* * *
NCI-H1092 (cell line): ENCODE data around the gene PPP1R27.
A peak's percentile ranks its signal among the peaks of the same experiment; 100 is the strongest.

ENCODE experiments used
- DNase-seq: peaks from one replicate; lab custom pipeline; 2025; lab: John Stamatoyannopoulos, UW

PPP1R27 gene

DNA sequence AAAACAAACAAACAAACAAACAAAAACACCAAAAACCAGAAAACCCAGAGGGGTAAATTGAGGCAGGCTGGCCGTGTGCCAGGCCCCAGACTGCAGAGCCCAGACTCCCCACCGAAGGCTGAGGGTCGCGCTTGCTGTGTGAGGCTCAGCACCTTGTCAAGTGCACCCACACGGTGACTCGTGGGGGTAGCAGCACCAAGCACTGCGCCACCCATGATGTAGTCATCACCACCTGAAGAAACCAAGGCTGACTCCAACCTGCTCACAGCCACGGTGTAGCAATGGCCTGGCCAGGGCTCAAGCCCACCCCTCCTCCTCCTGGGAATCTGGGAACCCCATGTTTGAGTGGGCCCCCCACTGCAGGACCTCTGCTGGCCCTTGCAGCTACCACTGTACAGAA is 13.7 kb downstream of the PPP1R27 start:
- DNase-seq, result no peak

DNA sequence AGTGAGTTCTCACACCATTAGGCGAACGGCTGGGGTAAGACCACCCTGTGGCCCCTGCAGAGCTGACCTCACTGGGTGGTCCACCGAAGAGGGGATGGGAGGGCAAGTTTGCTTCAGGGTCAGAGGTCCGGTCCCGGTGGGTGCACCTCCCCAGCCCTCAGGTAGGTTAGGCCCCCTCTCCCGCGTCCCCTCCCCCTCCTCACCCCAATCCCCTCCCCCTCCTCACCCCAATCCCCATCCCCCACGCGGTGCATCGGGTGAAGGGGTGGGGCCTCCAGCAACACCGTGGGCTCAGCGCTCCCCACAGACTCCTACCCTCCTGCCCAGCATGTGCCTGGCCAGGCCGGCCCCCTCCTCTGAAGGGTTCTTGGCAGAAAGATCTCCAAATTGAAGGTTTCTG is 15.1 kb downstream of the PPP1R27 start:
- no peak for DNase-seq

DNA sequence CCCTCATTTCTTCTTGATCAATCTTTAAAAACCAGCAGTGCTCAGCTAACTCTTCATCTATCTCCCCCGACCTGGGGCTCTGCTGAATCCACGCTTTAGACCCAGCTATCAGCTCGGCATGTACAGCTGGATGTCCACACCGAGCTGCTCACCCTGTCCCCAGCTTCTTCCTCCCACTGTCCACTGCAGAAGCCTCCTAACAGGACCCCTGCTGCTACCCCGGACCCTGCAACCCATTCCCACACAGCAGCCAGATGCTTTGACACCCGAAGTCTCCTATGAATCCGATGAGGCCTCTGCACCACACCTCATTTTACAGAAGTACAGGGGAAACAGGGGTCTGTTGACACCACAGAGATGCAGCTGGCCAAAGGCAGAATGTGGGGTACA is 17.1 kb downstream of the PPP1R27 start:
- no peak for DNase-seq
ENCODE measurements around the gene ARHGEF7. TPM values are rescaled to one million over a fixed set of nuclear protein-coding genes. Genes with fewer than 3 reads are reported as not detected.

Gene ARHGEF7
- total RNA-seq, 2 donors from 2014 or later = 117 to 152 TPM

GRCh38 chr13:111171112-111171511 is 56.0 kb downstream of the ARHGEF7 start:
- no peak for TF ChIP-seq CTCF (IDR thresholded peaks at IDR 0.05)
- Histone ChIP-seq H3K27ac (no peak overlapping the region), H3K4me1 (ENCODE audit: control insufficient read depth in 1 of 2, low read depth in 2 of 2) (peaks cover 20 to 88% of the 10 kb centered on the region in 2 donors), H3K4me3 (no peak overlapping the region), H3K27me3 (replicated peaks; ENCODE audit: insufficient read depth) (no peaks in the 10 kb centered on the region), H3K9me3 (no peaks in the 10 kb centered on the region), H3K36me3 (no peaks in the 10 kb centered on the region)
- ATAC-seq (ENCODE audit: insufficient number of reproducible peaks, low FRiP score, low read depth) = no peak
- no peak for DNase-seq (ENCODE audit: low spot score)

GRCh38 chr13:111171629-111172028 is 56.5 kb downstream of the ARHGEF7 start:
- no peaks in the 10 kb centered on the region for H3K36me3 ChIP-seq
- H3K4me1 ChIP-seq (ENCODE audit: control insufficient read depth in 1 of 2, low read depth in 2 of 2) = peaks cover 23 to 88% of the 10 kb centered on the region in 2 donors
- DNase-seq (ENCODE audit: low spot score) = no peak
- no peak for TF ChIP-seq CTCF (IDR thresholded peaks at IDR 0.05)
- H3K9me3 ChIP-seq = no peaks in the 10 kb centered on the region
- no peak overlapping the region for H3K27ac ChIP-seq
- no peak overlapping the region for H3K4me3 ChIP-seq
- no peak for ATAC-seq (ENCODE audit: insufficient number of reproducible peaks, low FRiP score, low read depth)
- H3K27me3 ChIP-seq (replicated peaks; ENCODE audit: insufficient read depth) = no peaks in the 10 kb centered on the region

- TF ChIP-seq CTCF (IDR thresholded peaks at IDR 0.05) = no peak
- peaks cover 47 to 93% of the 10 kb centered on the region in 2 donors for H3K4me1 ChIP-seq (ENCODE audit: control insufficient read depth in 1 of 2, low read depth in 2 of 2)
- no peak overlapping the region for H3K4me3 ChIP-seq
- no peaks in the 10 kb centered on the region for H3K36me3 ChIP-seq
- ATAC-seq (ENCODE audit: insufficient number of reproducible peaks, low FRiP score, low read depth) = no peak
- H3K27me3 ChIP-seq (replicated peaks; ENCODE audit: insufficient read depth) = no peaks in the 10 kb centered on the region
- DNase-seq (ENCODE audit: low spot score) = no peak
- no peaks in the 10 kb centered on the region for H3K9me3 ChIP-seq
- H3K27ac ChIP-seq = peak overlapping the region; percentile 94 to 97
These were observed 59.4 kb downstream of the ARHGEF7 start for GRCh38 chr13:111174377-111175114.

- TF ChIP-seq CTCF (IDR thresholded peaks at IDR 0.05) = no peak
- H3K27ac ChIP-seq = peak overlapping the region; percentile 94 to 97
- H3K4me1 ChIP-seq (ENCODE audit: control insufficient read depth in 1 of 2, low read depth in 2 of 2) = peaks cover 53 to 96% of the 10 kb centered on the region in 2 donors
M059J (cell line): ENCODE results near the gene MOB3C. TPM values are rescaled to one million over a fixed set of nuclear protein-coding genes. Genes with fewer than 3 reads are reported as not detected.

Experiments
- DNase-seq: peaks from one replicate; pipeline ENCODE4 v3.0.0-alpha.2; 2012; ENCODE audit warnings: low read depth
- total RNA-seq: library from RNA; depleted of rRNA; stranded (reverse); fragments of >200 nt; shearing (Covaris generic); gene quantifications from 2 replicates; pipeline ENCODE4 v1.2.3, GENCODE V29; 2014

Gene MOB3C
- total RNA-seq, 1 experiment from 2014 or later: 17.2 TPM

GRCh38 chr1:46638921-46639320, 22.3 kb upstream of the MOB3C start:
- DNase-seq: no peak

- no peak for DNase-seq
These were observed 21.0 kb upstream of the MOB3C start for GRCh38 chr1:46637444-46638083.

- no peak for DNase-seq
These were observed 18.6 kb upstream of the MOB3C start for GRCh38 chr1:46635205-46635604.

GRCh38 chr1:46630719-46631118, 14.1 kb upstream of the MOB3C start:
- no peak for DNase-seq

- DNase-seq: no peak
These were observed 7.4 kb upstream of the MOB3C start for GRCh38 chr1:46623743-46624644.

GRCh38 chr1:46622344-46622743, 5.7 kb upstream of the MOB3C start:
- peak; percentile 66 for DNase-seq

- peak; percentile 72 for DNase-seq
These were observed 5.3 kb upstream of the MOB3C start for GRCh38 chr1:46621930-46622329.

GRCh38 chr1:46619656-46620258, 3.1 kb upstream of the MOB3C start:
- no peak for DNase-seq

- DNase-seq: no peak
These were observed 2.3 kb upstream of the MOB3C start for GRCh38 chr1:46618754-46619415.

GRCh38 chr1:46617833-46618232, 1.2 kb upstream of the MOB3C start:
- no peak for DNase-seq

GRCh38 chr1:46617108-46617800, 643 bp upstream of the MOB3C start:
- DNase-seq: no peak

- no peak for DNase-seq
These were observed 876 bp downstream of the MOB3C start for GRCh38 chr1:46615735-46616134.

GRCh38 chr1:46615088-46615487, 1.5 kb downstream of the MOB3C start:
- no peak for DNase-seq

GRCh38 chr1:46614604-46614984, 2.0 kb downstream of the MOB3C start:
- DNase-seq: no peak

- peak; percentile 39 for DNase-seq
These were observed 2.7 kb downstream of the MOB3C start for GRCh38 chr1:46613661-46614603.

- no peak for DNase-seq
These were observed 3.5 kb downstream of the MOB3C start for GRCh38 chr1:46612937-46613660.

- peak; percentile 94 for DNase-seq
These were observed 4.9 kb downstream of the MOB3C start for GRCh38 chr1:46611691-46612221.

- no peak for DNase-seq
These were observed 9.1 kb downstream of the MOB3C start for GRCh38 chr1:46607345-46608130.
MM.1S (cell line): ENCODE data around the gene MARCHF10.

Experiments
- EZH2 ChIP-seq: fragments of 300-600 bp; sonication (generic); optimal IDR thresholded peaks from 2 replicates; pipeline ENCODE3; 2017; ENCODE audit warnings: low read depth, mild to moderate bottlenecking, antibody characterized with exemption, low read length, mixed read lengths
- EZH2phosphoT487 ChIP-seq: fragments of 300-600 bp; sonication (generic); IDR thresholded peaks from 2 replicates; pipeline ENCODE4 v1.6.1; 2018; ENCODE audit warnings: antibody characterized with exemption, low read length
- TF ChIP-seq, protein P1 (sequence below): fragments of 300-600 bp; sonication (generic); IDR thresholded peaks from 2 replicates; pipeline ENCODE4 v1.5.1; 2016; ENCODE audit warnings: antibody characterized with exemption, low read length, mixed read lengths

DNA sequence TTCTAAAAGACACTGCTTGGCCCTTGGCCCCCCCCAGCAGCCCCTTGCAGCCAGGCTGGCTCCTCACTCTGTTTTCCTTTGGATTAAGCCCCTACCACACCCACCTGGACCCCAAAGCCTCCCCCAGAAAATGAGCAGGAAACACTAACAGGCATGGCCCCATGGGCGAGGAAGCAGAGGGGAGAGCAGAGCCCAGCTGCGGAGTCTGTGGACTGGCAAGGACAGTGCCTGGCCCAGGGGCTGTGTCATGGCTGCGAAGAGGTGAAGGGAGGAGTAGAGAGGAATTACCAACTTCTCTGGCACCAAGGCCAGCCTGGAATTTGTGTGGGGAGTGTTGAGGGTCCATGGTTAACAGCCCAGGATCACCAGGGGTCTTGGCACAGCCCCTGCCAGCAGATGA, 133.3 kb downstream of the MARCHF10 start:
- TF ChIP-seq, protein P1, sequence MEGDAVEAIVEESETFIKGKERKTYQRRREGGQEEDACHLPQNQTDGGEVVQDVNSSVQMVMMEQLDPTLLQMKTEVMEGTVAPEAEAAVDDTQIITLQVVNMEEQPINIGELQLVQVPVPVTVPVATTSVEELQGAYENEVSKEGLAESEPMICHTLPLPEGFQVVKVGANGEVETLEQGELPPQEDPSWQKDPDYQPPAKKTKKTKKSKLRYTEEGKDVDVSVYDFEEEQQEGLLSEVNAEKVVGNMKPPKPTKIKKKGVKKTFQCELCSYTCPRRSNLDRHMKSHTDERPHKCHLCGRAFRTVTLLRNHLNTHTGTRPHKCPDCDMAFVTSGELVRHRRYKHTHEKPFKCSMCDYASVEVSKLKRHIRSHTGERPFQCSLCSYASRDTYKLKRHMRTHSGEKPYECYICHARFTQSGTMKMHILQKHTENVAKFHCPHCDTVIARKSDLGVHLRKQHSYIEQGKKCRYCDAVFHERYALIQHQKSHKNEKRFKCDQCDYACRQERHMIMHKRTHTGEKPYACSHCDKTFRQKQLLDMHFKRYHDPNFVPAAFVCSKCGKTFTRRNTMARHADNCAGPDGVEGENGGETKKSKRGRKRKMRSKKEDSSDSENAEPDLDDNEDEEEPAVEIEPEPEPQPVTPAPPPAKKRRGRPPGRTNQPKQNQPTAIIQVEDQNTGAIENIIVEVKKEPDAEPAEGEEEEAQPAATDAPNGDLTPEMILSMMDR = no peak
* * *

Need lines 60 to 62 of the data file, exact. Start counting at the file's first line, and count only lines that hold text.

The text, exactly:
- peak; percentile 66 for DNase-seq

- peak; percentile 72 for DNase-seq
These were observed 5.3 kb upstream of the MOB3C start for GRCh38 chr1:46621930-46622329.